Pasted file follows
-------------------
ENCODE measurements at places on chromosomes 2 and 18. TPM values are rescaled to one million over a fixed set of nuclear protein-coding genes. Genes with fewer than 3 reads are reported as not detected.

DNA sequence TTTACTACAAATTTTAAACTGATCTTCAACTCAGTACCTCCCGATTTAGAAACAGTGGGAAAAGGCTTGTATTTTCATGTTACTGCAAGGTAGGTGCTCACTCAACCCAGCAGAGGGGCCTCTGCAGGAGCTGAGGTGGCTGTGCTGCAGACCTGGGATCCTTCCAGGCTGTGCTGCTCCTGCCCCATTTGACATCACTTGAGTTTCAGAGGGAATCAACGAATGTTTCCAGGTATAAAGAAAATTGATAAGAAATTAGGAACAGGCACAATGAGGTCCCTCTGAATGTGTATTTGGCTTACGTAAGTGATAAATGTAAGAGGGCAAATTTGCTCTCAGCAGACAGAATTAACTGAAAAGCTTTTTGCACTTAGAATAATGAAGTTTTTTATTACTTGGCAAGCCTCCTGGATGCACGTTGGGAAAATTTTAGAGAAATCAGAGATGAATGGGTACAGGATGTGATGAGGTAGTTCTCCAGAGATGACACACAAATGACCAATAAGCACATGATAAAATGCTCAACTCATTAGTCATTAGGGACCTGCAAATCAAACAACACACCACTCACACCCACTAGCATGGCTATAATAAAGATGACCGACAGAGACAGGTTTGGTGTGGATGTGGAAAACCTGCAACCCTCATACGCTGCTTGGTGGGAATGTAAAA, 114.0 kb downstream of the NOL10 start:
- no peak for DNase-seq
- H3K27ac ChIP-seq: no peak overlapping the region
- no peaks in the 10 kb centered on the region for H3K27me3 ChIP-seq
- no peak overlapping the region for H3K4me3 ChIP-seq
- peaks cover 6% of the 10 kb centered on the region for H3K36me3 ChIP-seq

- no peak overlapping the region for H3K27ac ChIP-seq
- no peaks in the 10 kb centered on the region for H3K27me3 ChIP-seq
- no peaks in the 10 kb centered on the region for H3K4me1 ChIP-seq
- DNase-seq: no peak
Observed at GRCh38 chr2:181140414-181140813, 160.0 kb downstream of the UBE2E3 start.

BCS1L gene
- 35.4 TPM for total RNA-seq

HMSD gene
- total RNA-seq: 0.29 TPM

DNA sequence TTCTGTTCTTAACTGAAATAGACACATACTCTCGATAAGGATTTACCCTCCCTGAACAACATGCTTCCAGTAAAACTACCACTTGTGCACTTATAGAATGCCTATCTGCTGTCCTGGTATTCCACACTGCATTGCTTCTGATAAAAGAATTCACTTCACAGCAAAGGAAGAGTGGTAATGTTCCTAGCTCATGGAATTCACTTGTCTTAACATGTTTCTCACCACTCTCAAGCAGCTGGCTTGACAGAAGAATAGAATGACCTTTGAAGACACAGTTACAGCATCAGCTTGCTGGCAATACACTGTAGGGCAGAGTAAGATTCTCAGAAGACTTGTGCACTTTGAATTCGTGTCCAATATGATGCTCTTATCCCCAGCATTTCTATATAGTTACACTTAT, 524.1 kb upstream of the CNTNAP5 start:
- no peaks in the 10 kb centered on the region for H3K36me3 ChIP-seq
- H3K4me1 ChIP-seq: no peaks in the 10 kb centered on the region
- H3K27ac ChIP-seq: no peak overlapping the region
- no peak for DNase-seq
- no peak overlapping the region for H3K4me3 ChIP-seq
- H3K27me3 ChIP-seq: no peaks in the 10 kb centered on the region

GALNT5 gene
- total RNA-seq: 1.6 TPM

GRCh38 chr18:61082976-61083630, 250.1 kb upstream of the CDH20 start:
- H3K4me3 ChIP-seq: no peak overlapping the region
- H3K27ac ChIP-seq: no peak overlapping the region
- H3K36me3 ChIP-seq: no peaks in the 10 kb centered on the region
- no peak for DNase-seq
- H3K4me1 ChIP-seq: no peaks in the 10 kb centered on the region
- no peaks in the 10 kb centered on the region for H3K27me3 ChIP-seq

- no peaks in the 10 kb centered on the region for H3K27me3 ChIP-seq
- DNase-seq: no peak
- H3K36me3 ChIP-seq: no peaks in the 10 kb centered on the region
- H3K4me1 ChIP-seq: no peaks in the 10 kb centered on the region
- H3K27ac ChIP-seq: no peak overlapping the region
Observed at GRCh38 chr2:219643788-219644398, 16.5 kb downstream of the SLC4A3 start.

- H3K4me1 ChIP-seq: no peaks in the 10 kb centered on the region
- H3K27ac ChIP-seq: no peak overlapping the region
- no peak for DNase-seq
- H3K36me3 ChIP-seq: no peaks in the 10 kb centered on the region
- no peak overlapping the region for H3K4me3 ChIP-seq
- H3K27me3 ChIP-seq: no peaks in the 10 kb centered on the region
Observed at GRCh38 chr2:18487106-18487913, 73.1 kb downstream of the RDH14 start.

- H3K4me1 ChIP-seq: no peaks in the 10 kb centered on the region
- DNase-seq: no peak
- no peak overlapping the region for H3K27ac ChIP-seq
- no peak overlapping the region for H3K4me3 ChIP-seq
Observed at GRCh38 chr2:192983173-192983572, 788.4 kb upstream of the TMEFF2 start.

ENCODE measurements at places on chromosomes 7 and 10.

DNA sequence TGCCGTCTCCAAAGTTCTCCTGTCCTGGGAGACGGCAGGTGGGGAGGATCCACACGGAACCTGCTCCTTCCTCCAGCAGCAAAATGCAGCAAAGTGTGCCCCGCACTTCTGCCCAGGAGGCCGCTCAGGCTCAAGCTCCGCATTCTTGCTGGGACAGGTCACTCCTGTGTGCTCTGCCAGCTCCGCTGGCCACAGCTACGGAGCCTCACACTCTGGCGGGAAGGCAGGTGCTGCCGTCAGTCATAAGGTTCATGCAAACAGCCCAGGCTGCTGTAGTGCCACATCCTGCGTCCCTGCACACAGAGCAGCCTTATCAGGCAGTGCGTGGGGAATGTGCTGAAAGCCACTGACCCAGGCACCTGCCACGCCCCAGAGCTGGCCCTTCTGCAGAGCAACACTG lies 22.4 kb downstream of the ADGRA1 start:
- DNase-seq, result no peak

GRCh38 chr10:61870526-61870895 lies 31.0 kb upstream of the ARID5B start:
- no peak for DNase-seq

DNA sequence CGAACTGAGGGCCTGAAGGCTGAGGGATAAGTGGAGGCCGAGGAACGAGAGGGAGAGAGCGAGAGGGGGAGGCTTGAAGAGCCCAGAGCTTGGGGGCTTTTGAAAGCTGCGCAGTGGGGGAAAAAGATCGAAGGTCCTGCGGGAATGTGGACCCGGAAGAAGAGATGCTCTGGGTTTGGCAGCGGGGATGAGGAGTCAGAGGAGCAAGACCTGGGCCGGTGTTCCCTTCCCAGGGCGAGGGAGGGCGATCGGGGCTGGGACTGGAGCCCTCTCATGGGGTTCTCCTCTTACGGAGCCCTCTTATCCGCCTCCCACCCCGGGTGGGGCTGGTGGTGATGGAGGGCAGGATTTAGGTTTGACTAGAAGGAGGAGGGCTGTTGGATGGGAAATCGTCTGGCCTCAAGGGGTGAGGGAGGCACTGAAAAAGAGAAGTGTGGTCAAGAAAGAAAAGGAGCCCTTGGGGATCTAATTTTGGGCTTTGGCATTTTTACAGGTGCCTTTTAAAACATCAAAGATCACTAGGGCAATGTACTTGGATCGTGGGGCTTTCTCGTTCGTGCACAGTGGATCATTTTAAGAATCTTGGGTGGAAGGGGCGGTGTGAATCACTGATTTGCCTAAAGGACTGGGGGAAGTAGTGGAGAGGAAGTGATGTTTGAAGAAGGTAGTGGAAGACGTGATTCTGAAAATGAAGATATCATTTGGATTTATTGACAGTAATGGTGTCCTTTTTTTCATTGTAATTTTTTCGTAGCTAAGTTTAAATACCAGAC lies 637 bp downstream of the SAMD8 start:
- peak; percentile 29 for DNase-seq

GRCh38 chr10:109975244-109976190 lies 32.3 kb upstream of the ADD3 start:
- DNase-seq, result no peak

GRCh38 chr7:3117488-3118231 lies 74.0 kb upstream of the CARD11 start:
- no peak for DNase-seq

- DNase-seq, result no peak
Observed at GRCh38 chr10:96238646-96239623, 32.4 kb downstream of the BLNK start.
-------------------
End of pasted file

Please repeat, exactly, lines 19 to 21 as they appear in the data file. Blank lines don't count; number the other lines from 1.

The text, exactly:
- H3K4me1 ChIP-seq: no peaks in the 10 kb centered on the region
- H3K27ac ChIP-seq: no peak overlapping the region
- no peak for DNase-seq